Friday 23 February 2018

Further education and training - the road less travelled

Maria Walshe, Communications Manager, SOLAS - The Further Education and Training Authority, says students can reap huge benefits from different learning environments

Maria Walshe
Maria Walshe

We are living in the era of FOMO (fear of missing out) and our young people love to live busy, exciting lives with as many different experiences as they can manage. This can translate into the choices made beyond second level education. Often the scramble is which third level course to choose as opposed to the different education routes there are and which one works best for them.

People learn in different ways and some students can reap huge benefits from different learning environments. The Further Education and Training sector offers a different learning experience such as smaller class sizes on a Post Leaving Certificate (PLC) course or learning on-the-job through apprenticeships and traineeships.

An apprenticeship in Ireland has traditionally been the path to skilled occupations in a range of industries and sectors such as construction, engineering, motor and electrical. Recently an expanded model of apprenticeship has been introduced, in which a wider range of occupations are attracting more people into apprenticeships.

Since 2016 the range of apprenticeship options in Ireland has extended into areas like insurance practice, electrical engineering, polymer processing, manufacturing engineering, international financial services, hospitality, accounting and the recently announced chef apprenticeship. And there are many more on the way.

The aim is to have more than 70 types of apprenticeships available by 2020 leading to qualifications from NFQ Levels 6-9, or equivalent. Apprentices are employed by a SOLAS-approved employer for the duration of the programme which is generally between two to four years. The key benefit of an apprenticeship is the opportunity to earn while you learn and getting into employment earlier can mean there's lots of potential to progress.

A traineeship gives participants the opportunity to develop cutting edge skills and knowledge on the job, making them more employable. Traineeships also enable employers to access a pipeline of talent and learners. The training content and occupational standards for traineeships are developed in consultation with employers, trade unions, regulatory bodies and interest groups. Currently, there are more than 30 traineeship programmes available around the country across a range of industry areas including aviation, IT, animation, hospitality and digital marketing. This number will increase with the development of more traineeships across a range of industries and sectors. All traineeships lead to an award at NFQ Levels 4-6, or equivalent and are six to 20 months in duration.

PLC courses also offer a variety of benefits for school leavers. The PLC programme is the largest of the full-time further education and training programmes with over 30,000 places. These one to two-year programmes offer NFQ awards at Levels 5 and 6. PLC courses are not accessed via the Central Applications Office. Interested students can apply directly to the colleges.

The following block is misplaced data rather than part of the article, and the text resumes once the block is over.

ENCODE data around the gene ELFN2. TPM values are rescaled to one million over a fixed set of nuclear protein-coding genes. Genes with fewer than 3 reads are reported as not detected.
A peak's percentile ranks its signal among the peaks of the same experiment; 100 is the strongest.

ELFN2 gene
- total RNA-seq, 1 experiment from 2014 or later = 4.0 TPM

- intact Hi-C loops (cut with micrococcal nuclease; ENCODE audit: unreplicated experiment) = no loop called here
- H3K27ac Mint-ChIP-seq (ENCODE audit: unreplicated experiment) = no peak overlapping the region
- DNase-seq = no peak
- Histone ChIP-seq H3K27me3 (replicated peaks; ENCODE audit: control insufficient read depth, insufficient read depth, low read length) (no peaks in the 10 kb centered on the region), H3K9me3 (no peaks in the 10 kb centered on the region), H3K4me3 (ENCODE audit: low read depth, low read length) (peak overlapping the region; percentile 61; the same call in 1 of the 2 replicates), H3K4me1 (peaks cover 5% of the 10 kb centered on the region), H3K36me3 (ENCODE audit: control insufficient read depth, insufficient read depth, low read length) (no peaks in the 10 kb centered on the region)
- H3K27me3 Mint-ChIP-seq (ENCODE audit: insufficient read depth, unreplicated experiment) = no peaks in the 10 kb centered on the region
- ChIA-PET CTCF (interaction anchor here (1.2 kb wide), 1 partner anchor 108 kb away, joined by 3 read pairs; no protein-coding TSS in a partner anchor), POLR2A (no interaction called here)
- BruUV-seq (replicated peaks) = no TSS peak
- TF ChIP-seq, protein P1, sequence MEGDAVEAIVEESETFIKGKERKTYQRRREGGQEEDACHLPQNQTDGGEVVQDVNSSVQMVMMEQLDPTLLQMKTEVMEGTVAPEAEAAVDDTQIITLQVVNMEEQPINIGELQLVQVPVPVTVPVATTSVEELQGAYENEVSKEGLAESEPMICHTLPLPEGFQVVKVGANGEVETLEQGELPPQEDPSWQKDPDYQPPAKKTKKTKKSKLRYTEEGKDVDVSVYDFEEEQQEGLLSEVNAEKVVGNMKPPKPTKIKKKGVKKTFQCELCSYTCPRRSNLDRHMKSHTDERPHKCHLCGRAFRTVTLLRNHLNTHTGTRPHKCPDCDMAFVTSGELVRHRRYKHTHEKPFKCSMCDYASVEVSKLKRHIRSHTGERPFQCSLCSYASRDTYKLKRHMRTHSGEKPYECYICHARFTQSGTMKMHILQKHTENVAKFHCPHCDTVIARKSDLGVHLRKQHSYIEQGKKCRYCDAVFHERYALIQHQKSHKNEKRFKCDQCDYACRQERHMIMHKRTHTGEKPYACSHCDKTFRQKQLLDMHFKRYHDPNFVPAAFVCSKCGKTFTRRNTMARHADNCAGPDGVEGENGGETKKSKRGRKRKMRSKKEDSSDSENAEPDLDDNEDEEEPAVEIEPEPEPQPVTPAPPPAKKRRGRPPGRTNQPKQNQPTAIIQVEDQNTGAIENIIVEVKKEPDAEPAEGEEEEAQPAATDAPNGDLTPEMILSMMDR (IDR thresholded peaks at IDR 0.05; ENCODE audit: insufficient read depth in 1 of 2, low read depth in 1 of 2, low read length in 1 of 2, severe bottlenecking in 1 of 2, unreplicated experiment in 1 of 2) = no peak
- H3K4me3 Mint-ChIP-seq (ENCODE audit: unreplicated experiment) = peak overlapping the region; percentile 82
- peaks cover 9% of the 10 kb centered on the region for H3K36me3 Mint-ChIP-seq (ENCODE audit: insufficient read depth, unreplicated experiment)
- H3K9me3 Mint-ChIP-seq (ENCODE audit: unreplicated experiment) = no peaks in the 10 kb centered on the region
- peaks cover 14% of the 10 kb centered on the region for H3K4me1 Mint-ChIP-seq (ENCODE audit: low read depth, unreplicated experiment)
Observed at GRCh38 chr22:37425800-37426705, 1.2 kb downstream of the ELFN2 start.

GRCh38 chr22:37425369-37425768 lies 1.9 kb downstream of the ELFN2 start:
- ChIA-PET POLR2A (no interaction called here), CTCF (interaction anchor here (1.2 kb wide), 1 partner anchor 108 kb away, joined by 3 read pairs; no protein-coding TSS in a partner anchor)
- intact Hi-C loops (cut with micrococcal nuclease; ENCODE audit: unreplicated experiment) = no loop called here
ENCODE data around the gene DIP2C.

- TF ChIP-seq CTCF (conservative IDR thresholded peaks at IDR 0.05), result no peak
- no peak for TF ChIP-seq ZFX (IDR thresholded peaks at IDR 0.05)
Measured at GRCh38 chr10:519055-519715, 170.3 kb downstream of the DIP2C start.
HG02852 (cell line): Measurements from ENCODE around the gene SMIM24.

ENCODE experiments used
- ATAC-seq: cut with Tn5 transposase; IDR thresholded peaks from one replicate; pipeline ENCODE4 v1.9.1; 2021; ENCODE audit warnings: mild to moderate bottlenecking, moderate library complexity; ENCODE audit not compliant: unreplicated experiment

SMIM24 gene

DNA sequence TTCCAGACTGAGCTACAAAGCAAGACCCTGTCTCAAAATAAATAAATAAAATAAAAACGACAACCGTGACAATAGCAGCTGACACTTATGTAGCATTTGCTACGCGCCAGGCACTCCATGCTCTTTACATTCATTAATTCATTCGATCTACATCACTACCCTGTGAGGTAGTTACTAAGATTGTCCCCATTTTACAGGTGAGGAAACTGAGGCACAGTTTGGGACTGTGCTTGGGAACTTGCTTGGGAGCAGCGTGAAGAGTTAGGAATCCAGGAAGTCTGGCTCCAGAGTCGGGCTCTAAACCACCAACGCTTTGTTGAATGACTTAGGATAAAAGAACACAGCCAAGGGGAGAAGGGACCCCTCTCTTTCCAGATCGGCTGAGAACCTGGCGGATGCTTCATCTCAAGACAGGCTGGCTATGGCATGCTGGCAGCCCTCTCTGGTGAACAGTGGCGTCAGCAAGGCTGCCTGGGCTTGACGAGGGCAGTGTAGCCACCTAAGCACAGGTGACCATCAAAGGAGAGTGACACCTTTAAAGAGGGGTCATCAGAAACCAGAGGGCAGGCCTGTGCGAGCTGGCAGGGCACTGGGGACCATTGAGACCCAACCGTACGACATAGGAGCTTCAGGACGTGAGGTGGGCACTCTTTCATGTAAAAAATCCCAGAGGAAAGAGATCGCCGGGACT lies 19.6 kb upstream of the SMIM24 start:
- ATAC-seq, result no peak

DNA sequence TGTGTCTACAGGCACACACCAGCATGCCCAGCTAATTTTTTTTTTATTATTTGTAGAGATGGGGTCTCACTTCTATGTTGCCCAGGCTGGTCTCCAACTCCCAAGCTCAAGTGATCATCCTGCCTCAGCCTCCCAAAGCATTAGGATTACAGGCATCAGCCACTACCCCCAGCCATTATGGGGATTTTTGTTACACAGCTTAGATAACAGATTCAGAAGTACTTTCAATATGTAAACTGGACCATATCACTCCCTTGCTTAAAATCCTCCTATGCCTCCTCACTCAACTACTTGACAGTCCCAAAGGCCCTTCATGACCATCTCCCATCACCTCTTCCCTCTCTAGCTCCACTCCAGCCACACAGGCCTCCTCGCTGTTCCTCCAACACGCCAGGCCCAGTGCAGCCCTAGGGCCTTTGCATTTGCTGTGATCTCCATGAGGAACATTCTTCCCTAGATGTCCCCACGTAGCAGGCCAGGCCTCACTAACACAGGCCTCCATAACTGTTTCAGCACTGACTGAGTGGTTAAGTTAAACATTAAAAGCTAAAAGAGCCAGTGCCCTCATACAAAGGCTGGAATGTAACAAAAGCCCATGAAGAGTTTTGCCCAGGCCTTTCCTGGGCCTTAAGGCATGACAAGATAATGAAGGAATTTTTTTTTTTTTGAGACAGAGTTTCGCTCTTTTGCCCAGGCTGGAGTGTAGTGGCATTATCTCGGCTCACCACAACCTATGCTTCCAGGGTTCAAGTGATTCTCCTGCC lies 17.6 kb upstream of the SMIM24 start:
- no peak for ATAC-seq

These programmes can equip students with the necessary skills for the workplace. Research by the Economic and Social Research Institute confirmed the positive role played by PLC provision. On average PLC learners are 16pc more likely to be in employment than if they had just entered the labour market straight after the Leaving Certificate.

In addition, many students who take up PLCs decide to continue studies upon completion and these courses can act as a stepping stone to third-level study. Many universities, colleges and Institutes of Technology have programmes in place to recognise further education and training qualifications as a route to entry. If a student completes a PLC programme with good results, they have a good chance of securing a reserved place on a third level course. A database of such linked programmes is available on careersportal.ie.

There are also a number of successful collaborations between further education colleges and third level institutes for students interested in progressing. The City of Dublin Education and Training Board has been working with Quality and Qualifications Ireland (QQI), Trinity College Dublin, UCD, Dublin Institute of Technology and Engineers Ireland to develop a QQI Special Purpose Award Maths for STEM Level 5 award. This programme facilitates students who wish to progress to STEM degree programmes in higher education, including science, engineering and other mathematically driven degree programmes.

Robert Frost, the poet who often appears as part of Leaving Certificate English syllabus wrote :

Two roads diverged in a wood, and I,

I took the one less travelled by,

And that has made all the difference.

 

For some students the difference that an education through an apprenticeship, traineeship or PLC offers can make all the difference for their future careers.

See www.apprenticeship.ie, www.traineeship.ie, www.fetchcourses.ie

Sunday Independent

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